How the AIG bailout scuttles chances for a second stimulus

By Felix Salmon
November 18, 2009
Paul Krugman is right to be worried about the unintended consequences of the AIG bailout:

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Paul Krugman is right to be worried about the unintended consequences of the AIG bailout:

We’ve greatly increased the chance of a Japanese-style lost decade, with I would now give roughly even odds of happening. Why? Because bank-friendly policies have squandered public trust in all government action: try talking to the general public about stimulus, and it’s all confounded in their minds with the deeply unpopular bailouts.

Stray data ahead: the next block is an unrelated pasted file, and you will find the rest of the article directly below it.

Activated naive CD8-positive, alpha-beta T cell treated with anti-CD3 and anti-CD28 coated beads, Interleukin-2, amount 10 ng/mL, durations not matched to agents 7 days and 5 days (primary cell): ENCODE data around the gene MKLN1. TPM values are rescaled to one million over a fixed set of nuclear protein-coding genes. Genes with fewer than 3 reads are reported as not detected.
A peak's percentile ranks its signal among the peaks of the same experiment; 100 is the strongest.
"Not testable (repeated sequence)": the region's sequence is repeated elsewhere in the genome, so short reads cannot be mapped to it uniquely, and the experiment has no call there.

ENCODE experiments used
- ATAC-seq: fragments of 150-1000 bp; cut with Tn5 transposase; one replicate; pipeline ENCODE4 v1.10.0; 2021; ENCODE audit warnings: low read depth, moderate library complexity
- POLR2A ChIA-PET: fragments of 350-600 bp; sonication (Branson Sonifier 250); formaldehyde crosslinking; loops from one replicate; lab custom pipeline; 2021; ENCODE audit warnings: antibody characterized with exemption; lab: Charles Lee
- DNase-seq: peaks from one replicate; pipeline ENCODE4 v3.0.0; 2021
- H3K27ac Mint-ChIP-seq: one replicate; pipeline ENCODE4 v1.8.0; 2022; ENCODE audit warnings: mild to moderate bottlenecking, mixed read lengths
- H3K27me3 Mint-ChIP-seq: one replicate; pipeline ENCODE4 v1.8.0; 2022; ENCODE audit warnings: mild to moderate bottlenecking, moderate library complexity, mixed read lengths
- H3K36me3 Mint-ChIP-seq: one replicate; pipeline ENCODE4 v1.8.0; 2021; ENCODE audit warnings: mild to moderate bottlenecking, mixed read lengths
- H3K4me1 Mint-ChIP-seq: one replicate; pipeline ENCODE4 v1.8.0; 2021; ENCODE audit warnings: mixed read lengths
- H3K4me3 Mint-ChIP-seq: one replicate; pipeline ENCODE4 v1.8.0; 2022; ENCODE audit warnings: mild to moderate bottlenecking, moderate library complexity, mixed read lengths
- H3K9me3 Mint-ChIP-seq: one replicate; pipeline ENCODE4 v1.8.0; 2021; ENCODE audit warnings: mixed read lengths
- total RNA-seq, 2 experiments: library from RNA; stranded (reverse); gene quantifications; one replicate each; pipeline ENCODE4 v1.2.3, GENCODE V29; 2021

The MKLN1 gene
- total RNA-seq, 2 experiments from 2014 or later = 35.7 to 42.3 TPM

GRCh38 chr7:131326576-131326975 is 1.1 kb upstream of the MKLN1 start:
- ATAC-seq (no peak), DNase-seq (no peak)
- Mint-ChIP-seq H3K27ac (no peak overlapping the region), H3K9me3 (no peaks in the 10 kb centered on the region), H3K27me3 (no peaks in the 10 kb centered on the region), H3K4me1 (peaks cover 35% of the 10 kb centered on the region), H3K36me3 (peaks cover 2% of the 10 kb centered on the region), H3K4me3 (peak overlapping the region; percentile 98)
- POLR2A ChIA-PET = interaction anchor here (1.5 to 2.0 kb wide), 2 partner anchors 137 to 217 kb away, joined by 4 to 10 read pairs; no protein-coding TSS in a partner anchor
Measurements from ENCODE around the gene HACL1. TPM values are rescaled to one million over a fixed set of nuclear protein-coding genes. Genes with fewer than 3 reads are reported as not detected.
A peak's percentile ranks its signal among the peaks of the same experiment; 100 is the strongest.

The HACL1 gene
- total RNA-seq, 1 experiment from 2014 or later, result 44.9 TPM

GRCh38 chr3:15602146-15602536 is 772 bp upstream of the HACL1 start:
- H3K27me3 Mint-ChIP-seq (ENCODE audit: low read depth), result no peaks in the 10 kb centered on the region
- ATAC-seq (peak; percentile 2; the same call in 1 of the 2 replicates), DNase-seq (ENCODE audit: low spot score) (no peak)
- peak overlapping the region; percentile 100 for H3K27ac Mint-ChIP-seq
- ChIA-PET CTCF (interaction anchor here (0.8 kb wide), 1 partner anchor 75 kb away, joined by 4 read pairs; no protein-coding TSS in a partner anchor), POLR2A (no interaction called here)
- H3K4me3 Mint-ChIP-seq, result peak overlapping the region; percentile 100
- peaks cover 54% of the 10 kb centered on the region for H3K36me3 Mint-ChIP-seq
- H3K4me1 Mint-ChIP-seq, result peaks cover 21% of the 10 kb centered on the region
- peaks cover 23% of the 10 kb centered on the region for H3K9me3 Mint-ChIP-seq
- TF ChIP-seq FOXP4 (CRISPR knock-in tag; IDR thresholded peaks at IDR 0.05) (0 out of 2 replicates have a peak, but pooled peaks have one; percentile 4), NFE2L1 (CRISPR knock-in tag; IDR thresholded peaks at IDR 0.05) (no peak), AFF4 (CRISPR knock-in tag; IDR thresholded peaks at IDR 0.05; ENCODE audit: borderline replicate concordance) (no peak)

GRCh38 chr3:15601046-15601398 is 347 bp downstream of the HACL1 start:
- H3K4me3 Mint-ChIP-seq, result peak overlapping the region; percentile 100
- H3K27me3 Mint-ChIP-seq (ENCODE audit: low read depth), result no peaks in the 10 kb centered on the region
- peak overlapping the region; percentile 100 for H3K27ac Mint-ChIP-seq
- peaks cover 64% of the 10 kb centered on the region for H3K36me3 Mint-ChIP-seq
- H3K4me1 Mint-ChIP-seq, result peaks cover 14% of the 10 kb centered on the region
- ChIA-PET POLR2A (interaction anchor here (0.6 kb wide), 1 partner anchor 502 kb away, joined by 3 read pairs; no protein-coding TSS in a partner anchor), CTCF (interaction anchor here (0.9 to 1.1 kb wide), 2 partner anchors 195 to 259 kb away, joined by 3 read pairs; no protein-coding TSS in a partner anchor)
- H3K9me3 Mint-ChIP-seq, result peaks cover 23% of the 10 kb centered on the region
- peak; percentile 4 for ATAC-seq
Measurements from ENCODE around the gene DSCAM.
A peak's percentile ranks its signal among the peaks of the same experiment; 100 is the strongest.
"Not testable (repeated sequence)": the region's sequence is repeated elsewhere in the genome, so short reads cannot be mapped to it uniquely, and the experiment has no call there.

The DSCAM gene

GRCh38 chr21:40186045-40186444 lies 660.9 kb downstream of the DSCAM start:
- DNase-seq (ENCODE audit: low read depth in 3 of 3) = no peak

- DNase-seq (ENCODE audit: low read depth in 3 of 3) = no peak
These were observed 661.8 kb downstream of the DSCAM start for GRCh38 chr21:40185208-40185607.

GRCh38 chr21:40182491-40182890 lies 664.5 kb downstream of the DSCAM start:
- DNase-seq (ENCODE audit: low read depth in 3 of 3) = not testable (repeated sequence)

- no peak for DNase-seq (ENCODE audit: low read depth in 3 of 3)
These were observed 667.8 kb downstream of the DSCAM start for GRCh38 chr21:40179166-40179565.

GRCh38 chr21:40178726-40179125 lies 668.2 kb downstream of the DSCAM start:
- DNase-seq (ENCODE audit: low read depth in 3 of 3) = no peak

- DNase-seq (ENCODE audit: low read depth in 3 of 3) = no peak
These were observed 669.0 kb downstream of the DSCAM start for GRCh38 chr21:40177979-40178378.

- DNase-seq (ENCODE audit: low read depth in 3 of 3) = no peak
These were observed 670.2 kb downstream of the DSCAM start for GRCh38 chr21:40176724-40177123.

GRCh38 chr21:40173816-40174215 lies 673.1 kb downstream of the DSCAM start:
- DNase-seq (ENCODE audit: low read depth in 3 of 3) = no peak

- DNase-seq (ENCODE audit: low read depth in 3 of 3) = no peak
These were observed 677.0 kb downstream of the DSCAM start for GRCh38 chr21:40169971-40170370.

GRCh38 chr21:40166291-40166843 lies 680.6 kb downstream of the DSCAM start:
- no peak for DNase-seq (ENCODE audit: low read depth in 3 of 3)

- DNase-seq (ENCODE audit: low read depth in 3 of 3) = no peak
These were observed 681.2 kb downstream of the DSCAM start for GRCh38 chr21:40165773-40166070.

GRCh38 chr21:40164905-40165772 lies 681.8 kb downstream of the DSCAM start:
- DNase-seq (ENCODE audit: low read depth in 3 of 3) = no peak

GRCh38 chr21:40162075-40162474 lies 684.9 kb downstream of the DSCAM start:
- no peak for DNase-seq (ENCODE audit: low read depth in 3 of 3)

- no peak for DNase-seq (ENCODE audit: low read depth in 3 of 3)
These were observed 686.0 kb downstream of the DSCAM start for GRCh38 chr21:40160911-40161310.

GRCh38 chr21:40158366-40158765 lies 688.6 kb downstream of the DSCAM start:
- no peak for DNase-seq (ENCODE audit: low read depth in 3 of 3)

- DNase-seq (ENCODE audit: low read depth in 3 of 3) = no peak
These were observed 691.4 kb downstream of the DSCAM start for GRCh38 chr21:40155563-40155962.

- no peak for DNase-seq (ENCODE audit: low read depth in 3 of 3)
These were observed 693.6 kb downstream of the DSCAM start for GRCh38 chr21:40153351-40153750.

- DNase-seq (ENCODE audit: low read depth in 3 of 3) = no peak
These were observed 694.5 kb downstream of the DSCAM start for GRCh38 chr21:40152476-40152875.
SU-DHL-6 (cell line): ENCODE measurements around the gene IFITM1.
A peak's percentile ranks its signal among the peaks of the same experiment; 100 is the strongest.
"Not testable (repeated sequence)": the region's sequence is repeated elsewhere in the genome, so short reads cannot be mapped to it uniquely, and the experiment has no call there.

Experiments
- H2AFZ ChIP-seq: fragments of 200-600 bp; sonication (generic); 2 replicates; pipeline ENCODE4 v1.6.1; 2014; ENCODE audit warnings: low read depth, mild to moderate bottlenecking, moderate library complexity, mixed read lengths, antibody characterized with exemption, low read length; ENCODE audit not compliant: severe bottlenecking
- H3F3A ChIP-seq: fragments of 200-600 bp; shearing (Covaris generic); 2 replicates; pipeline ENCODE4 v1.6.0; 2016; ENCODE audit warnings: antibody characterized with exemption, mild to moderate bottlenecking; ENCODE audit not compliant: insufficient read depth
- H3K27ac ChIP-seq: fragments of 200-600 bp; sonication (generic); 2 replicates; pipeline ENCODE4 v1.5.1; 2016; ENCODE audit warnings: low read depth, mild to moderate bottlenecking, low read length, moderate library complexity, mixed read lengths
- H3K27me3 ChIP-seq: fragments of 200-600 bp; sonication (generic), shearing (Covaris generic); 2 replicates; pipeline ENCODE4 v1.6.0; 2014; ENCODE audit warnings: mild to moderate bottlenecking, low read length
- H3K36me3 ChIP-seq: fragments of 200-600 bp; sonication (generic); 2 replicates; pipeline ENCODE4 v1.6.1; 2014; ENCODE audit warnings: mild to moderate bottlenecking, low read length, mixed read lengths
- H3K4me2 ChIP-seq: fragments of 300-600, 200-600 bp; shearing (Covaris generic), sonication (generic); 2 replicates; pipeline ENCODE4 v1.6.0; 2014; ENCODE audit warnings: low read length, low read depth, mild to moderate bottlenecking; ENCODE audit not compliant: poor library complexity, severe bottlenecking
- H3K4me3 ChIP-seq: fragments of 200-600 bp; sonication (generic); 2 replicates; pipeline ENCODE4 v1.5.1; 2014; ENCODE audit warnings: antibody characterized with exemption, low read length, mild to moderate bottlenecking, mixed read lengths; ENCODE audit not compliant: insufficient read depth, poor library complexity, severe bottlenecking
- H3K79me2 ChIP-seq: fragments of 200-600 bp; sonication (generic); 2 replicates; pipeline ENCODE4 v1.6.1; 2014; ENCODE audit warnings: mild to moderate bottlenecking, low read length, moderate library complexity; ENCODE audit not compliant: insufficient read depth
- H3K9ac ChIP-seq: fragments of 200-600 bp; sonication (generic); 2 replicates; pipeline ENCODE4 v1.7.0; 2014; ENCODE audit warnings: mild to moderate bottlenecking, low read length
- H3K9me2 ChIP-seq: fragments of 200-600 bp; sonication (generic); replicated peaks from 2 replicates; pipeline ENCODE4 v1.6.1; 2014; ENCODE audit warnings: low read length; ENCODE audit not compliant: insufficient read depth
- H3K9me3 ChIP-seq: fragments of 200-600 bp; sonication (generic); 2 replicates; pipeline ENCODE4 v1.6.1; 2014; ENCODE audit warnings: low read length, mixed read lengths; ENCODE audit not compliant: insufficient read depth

I do fear that the Obama administration has done a bad job of separating the financial-sector bailouts, on the one hand, from the stimulus bill, on the other. And if the general public starts conflating the two, there’s no chance of any more stimulus, no matter how needed it might be.

Part of the problem is that Tim Geithner was so vocal about the urgent necessity for both of them, dating back to his tenure at the Fed during the Bush administration. If he comes out and says that a second stimulus is needed, the obvious rejoinder will be “well you said that about the AIG bailout too”. And there’s no good answer to that.

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